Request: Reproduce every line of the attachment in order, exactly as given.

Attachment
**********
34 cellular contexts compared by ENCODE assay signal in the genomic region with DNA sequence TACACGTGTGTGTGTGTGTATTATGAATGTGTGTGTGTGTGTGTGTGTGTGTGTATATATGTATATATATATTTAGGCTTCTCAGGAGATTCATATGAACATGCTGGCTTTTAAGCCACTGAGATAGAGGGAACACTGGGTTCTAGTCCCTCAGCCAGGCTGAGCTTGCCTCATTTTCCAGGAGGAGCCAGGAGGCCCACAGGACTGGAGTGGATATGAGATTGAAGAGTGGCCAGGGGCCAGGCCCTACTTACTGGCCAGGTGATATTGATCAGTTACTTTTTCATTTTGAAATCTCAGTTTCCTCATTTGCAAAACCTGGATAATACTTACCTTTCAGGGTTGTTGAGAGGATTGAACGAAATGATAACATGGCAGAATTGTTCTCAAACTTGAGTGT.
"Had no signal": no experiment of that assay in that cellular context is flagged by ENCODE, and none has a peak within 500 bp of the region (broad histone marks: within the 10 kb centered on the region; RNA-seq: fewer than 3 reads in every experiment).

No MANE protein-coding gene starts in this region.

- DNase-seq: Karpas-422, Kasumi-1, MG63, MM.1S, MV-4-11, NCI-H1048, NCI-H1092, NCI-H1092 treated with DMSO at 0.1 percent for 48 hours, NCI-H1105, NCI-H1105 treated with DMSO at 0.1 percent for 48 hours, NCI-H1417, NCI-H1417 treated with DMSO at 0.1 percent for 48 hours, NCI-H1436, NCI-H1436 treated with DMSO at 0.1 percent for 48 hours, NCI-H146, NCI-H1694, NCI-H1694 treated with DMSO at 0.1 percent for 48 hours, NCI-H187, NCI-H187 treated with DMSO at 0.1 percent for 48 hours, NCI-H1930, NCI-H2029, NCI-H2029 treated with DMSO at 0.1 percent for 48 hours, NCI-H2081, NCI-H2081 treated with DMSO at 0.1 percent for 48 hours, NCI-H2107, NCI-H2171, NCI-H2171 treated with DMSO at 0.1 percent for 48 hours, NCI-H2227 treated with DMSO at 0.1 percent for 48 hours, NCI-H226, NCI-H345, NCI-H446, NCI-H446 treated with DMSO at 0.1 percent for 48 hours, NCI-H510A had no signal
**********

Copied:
34 cellular contexts compared by ENCODE assay signal in the genomic region with DNA sequence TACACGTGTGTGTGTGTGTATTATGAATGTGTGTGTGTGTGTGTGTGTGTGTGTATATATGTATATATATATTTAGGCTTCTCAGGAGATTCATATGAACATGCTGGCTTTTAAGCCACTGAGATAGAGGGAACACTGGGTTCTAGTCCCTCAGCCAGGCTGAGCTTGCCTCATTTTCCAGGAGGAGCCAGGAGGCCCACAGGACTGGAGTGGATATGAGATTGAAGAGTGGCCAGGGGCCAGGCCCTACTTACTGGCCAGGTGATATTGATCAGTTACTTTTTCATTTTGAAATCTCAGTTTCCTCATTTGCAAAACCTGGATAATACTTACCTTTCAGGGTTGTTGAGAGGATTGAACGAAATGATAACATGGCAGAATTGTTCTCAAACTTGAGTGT.
"Had no signal": no experiment of that assay in that cellular context is flagged by ENCODE, and none has a peak within 500 bp of the region (broad histone marks: within the 10 kb centered on the region; RNA-seq: fewer than 3 reads in every experiment).

No MANE protein-coding gene starts in this region.

- DNase-seq: Karpas-422, Kasumi-1, MG63, MM.1S, MV-4-11, NCI-H1048, NCI-H1092, NCI-H1092 treated with DMSO at 0.1 percent for 48 hours, NCI-H1105, NCI-H1105 treated with DMSO at 0.1 percent for 48 hours, NCI-H1417, NCI-H1417 treated with DMSO at 0.1 percent for 48 hours, NCI-H1436, NCI-H1436 treated with DMSO at 0.1 percent for 48 hours, NCI-H146, NCI-H1694, NCI-H1694 treated with DMSO at 0.1 percent for 48 hours, NCI-H187, NCI-H187 treated with DMSO at 0.1 percent for 48 hours, NCI-H1930, NCI-H2029, NCI-H2029 treated with DMSO at 0.1 percent for 48 hours, NCI-H2081, NCI-H2081 treated with DMSO at 0.1 percent for 48 hours, NCI-H2107, NCI-H2171, NCI-H2171 treated with DMSO at 0.1 percent for 48 hours, NCI-H2227 treated with DMSO at 0.1 percent for 48 hours, NCI-H226, NCI-H345, NCI-H446, NCI-H446 treated with DMSO at 0.1 percent for 48 hours, NCI-H510A had no signal